- Some of the show's Temple Runs in Season 3 were taped without an audience. This was because usually six episodes were taped a day, and all segments were done at once. That is, all moat rounds were taped, then all Steps of Knowledge rounds, then all Temple Games, then all Temple Runs. Players usually waited two hours between taping a round for their episode. The reason for no audiences, however, was because the Universal Theme Park (where the show was taped) had closed, and the audience members had been sent home.
- Other than in Season 3, other Legends episodes have been recorded without an audience. Two known episodes that had a Temple Run without an audience are "The Milkbucket of Freydis" and "Galileo's Cannonball."
- Dee Bradley Baker, voice of Olmec, was also the announcer for the show.
- The Green Monkeys and the Silver Snakes share the record for most temple completions over the show's three seasons, both managing eight. Yet, out of the number of times going into the Temple, the Green Monkeys had a slightly better percentage (24-21). However, the Silver Snakes had the fastest contestants on the show.
- In a points system orchestrated by a fan, an entrance to the temple was worth one point, and a temple victory was worth three points. The Green Monkeys were first with 48 points; the Silver Snakes were second with 45 points; the Orange Iguanas were third with 37 points; the Blue Barracudas were fourth with 34 points; the Red Jaguars were fifth with 32 points. Last place belongs to the Purple Parrots with 20 points.
- In Season One, the contestants wore colored t-shirts tucked into khaki shorts for all rounds except the Temple Run, where they changed into t-shirts tucked into yellow sweatpants. In Seasons Two and Three, the contestants wore colored t-shirts with khaki shorts for the moat crossing and Steps of Knowledge but changed into blue jeans for the Temple Games and Temple Run. Also, the helmet color changed from yellow to gold.
- The first season's temple featured nine different layouts, as rooms changed almost each day of taping; the second season's temple featured five different layouts. Only Season Three's temple never changed layouts.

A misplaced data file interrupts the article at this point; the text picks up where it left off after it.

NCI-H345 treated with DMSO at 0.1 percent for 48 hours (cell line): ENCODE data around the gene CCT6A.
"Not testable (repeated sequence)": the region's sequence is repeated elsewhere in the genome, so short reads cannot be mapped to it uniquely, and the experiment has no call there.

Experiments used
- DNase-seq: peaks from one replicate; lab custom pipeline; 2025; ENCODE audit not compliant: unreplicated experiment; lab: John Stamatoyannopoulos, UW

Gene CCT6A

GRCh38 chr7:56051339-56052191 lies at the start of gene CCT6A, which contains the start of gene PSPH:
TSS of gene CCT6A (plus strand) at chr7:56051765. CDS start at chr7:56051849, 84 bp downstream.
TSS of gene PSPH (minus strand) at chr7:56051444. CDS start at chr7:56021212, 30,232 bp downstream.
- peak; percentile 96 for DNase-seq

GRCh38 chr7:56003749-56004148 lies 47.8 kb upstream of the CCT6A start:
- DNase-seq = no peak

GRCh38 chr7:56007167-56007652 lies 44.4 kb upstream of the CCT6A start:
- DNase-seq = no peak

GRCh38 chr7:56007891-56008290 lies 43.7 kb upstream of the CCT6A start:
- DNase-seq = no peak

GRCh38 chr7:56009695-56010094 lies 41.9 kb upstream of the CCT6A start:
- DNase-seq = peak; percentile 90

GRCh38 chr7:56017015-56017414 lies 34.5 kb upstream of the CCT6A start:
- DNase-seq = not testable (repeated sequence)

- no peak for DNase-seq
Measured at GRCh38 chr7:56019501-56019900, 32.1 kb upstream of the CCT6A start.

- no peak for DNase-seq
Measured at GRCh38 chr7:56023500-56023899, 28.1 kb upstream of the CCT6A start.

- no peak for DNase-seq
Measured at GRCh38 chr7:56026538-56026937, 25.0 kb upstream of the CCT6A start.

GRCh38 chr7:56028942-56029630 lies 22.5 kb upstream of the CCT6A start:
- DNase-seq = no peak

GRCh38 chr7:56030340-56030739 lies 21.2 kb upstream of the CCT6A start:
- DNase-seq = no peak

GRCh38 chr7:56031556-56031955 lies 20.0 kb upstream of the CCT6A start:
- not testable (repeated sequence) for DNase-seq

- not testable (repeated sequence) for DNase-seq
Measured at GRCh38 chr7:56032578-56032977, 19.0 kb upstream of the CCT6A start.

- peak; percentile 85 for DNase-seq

- The only room in the temple that was featured in all 120 episodes was the Shrine of the Silver Monkey.
- There were over 45 different rooms that were featured across the show's 120-episode span.
- Not all actuators in the temple, when hit, would open doors. As temple layouts changed, many were removed from the temple or made completely inactive. This is made obvious with the corner doors between the Swamp area and the Ancient Warriors area (the areas directly right of the Shrine of the Silver Monkey and Tomb of the Ancient Kings/Dark Forest); despite their actuators being completely inactive for most of the series (and left with no way to traverse through them, besides), they were still opened with the other doors after a team grabbed the day's artifact.
- The only two episodes where the stone wall connecting the two southwesternmost rooms could not be broken were "The Keys to the Alhambra" (Season 1, Layout 3) and "The Imperial Purple Robe of Empress Theodora" (Season 2, Layout 2).
- One room, The King's Storeroom, was featured at two different locations in the series. In Season Two, it was located above the Swamp/Jester's Court. In Season Three, it was moved to the Observatory.